My Travels to Sigiriya Rock Fortress
After staying near Galle, Sri Lanka for a few weeks we decided to travel to Kandy and then proceed to the ancient rock of Sigiriya. Fortunately, there is a train that runs between Galle – Colombo and also Colombo-Kandy.
The train ride from Colombo to Kandy was especially scenic because it runs along the mountaintops of the Sri Lanka interior. Then, after visiting Kandy we procured a driver with the assistance of our Sigiriya hotel and set out for the day.
Galle – Sigiriya Map
Historical Background of Sigiriya
In 477 ACE Sri Lanka was ruled by King Dhatusena. The king had two sons named Kashyapa and Mogallana. However, Kashyapa was his son by a non royal consort and was therefore not a legitimate heir to the throne. On the other hand, Mogallana was King Dhatusena’s son by the true queen and he was the legitimate heir to the throne of Sri Lanka.
Unfortunately, Kashyapa decided to take matters into his own hands. With the assistance of the army commander Kashyapa gained control. Next, he seized the throne by killing King Dhatusena. Kashyapa was a very cruel man and he effectively buried King Dhatusena alive by walling him in. As a result, Mogallana fled for his life to India and Kashyapa assumed control of Sri Lanka. Patricide had been committed by Kashyapa and thus became part of Sigiriya history in Sinhala.
King Kashyapa knew that his brother would raise an army in India and return to claim the throne. Therefore, he relocated his throne from Anuradhapura to Sigiriya in north central Sri Lanka. King Kashyapa turned this remote rock outcropping into a palace fit for a king. As a result, the 200 meter high Sigiriya rock was embellished with frescoes and manicured gardens surrounded the rock fortress. Additionally, he fortified it with a moat and military installations to fend off the return of Mogallana.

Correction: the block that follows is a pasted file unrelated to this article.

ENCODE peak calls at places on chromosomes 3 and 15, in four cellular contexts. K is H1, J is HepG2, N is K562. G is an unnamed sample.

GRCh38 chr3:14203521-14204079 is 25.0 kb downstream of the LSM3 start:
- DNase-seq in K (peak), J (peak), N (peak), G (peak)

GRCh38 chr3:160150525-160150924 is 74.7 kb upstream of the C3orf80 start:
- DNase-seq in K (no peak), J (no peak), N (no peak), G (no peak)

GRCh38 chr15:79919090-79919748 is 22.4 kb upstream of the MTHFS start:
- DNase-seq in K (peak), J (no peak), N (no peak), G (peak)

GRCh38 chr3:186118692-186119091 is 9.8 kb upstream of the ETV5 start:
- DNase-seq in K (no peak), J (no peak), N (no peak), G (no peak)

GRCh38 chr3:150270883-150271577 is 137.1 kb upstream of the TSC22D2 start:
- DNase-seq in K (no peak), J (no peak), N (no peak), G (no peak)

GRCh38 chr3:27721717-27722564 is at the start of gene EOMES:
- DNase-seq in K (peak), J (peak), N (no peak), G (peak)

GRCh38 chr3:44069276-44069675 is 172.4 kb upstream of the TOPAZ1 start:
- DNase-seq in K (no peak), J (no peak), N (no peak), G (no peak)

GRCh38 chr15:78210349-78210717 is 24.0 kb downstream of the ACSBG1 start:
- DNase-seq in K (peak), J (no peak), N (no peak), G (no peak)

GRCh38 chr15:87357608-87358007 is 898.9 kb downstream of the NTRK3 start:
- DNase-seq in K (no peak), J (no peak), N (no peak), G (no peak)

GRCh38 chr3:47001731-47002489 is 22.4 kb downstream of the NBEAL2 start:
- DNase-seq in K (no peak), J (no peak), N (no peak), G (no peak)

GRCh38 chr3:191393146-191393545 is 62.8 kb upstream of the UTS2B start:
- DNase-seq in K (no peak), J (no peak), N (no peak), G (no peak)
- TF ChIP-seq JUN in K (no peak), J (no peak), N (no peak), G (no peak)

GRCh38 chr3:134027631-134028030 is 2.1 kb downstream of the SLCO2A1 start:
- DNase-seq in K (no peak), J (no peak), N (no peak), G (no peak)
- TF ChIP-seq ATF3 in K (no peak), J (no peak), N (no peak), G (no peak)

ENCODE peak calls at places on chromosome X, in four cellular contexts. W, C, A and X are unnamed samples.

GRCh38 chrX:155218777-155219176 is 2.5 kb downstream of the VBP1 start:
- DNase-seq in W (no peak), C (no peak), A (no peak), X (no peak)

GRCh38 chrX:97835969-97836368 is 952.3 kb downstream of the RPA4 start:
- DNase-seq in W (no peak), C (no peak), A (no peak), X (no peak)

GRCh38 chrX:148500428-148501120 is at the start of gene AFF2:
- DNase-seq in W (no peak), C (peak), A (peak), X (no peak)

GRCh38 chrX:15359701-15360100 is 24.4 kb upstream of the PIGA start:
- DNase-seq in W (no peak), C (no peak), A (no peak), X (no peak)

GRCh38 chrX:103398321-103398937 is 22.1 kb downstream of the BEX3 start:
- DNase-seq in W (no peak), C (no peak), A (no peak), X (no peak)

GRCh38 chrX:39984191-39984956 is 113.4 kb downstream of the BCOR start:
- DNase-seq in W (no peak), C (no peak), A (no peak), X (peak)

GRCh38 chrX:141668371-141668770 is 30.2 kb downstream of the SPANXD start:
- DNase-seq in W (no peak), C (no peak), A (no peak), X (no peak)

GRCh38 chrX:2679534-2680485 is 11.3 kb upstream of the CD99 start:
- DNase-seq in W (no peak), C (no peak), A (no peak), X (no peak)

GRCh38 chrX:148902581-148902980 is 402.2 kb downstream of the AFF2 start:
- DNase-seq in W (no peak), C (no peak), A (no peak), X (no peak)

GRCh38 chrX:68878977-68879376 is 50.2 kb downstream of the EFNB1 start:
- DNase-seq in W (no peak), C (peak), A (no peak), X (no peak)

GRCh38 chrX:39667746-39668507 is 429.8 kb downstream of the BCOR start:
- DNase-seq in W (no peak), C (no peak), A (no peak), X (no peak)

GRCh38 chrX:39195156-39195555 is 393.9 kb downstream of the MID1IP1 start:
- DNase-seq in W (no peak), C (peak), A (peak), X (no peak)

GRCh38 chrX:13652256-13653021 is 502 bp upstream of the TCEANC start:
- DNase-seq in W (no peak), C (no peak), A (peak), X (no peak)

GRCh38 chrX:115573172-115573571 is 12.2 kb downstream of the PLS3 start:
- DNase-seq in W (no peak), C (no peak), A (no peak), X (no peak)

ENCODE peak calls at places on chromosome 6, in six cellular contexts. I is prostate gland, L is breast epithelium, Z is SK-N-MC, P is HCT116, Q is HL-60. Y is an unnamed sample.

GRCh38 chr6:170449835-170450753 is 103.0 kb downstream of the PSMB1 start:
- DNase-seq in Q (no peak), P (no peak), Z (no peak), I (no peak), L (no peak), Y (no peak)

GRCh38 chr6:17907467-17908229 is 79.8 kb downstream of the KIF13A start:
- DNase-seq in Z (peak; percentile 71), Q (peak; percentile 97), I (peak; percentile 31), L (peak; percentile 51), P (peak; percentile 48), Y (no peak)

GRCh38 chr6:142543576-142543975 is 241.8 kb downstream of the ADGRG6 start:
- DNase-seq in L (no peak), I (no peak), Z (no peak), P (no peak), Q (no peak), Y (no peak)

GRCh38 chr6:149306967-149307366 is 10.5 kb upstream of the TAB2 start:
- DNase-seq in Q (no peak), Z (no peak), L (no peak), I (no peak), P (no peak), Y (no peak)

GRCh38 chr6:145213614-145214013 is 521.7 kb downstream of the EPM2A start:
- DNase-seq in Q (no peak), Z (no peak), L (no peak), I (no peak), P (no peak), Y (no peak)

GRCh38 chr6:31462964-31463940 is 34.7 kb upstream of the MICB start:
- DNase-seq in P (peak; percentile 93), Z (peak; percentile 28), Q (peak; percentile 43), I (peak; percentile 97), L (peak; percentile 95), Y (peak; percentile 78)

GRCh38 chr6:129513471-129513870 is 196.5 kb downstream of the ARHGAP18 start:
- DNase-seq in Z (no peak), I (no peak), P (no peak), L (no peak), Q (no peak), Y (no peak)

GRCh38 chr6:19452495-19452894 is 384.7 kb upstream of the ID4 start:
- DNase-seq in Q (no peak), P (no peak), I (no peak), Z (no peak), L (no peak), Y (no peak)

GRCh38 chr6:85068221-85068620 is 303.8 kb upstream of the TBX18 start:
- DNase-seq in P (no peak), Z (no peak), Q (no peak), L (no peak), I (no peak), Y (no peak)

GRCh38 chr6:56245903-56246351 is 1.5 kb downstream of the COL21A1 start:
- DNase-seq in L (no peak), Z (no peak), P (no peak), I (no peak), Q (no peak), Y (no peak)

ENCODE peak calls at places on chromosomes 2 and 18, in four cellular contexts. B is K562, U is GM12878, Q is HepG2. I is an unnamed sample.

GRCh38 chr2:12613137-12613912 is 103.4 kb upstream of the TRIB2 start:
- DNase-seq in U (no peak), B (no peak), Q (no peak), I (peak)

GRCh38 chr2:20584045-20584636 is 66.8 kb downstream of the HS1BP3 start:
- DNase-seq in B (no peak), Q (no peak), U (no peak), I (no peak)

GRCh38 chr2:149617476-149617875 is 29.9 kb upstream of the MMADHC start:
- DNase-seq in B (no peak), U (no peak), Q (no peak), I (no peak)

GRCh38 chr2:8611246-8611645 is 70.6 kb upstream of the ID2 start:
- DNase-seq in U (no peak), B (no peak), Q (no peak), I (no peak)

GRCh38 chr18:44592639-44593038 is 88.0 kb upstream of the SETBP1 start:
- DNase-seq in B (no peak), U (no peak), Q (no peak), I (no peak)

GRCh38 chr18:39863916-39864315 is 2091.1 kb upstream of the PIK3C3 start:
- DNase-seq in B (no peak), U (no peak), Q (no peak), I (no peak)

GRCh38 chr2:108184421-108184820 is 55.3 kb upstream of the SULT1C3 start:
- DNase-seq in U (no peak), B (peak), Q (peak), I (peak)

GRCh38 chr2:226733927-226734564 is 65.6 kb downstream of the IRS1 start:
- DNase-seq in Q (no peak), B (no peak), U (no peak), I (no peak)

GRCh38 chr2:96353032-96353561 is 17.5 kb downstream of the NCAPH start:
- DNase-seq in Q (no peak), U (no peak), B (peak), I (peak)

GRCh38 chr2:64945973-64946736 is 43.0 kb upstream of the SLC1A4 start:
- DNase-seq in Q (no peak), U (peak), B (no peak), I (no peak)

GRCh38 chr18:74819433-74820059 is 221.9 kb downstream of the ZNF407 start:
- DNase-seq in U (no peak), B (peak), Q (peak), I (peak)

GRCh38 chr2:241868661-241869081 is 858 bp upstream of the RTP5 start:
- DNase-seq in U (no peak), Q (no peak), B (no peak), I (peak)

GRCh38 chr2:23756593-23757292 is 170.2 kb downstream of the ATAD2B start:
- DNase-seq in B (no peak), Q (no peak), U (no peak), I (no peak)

Photo of Sigiriya Taken from the Garden Path
The Ignoble Demise of King Kashyapa
Indeed the worst fears of King Kashyapa would come true and eventually his brother returned with a massive army to reclaim his throne. However, King Kashyapa chose not to flee and he met his brother in battle. Unfortunately, there was a strange twist of fate that would befall King Kashyapa as they prepared to clash on the battlefield. Apparently, the battle elephant that King Kashyapa was mounted on abruptly attempted to shift locations. The troops were in formation behind King Kashyapa and they thought that King Kashyapa was trying to flee the battle! As a result, they fled and left Kashyapa to face his brother’s army alone. Kashyapa immediately fell on his own sword rather than face the wrath of Mogallana. The ignoble demise of Kashyapa would be a significant event in Sigiriya history in Sinhala.
The Climb to the Top
The Sigiriya rock climb is an exhilarating experience and fortunately there is a well constructed pathway to the summit. Initially, the climb starts at the junction of the moat and garden path.